Life Lessons we Learnt from the Pandemic
There’s no doubt that during isolation, many of us found it difficult to stay home. Some complained about boredom and perhaps even felt their individual rights were violated. However, when it comes to the greater good, Christians in particular, should always be eager to sacrifice a little bit for the common good of all. Putting our individual needs to one side is the hallmark of a true Christian. So, did we learn anything during the pandemic? Hopefully, we learnt the following:
Not everything is in our control
Most of us are under the illusion that life is under our control. The ‘quick fix’ mentality seems to work much of the time. Unfortunately, when life spiralled out of control, like during the pandemic, our first reaction was to try and take back control any way we could. And that’s when we saw panic buying. This was our instant reaction. We tried to get back some control over our life that seemed so out of control. We believed that if we could control our provisions, then we would have more control over our lives.
Truthfully, having endless months’ worth of toilet paper did not change the fact that we were a fractured world where eventual control over our lives was merely an illusion. If, however, we positioned ourselves so that we thought of others first, rather than making our own lives comfortable, nobody would have missed out on essentials. When we were able to lift our eyes from our own fears and concerns and looked around to the needs of others, everyone benefitted.
Care for others
Did we fail to realise that God our loving Father had our lives securely in his caring hands? When we came to this realisation, something wonderful happened. It was then that we found the motivation to ask our neighbours how they were doing, and how we might help. Many of us knocked on doors or over social media, offered free groceries to those who could not get out or who found the store shelves bare. We set up Zoom groups for our street, allowing people to stay connected, raise concerns or ask for help. We built connections with our neighbours that would otherwise have been harder to do.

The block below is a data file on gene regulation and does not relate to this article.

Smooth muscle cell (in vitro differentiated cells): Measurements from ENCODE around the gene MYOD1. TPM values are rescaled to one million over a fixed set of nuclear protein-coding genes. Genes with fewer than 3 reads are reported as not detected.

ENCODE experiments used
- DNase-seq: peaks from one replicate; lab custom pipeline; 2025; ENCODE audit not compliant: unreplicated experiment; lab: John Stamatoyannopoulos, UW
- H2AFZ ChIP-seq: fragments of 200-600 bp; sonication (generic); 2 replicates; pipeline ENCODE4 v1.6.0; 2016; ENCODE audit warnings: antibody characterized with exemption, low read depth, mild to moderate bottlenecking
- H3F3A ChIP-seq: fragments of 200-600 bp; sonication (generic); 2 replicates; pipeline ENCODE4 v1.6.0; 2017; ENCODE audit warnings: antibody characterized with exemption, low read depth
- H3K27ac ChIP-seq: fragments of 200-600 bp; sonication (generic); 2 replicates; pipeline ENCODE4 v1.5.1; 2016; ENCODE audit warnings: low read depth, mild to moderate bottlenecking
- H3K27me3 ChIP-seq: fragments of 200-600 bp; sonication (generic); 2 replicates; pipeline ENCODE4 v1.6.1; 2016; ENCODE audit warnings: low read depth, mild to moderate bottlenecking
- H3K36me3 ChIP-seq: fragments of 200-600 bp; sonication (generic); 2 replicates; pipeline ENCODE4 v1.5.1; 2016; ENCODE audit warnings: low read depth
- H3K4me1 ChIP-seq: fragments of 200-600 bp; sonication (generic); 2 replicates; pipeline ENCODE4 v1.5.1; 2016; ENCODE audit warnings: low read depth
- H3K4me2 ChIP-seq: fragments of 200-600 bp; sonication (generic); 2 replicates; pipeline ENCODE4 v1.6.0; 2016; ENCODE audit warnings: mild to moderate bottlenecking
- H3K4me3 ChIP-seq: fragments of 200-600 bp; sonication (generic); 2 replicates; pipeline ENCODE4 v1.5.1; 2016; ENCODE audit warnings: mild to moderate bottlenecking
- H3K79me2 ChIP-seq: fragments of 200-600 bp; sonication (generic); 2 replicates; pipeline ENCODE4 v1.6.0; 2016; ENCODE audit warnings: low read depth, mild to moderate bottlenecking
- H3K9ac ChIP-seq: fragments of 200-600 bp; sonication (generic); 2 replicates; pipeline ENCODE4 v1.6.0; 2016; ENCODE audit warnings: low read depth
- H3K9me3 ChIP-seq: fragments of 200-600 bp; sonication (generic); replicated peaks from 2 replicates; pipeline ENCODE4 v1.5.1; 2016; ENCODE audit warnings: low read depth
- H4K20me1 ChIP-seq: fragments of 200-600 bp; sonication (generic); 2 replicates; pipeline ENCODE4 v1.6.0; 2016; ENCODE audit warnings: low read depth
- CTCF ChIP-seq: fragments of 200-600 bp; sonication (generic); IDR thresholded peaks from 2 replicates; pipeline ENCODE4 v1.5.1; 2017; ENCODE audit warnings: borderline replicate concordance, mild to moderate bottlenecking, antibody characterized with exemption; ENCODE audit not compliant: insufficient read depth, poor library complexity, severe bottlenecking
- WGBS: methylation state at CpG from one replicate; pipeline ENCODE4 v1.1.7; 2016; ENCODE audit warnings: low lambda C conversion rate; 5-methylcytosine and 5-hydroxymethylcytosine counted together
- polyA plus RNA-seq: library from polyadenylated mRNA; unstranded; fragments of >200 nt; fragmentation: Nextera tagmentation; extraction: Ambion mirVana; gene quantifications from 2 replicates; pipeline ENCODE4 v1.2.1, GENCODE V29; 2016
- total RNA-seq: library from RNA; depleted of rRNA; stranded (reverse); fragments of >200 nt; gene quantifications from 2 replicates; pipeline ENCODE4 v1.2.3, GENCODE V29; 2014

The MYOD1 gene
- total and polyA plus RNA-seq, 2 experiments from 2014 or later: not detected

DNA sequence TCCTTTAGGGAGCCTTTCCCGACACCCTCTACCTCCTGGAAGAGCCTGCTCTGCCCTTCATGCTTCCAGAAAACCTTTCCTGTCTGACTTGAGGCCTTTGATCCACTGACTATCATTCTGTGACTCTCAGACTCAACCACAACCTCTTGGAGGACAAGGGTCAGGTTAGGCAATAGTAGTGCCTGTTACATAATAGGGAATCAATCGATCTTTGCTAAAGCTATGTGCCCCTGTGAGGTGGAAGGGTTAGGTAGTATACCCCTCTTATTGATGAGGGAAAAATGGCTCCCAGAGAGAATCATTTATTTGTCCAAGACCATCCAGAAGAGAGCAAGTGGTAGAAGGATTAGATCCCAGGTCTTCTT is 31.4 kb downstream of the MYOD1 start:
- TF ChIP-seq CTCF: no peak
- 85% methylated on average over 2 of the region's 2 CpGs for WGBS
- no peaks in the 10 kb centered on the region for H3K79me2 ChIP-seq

Lean into suffering
In the modern secular world, it seems that suffering is to be avoided at all costs. We see suffering as unwarranted, an annoyance that takes away from our life’s purpose, which is to be happy and comfortable. So, we do whatever we can to avoid suffering, even if it means hoarding essential items at another person’s expense. By Christian standards, suffering serves a higher purpose. Sure, suffering is painful but it’s an important way God achieves His purpose, namely, to make us more like Christ. When we understand the why of suffering, it gives meaning and purpose to our pain.
Subsequently, Christians learnt to lean into suffering, not to fear or avoid it. Instead, many used their suffering as an opportunity to grow closer to God, but mostly as a time to serve others. And that was a much better way to respond.
God is trustworthy and sustains us
It is in God, that we have our security, not in safety or comfort. God did not promise that we would not suffer, rather the opposite. Nonetheless, He assures us that He is stronger than our suffering and mightier than the things we fear. Granted, it was difficult to see where God was during the pandemic. Why didn’t He stop the virus from spreading? Why didn’t He intervene to save lives? These were hard questions we wanted answered. But God was there, and He listened. He opened our eyes to see His work in our lives and gave us the perfect opportunity to have the courage to follow Him, love our neighbours and live for Him, no matter what happened. But above all, we learnt that we are blessed, and much loved by a God who never abandons us.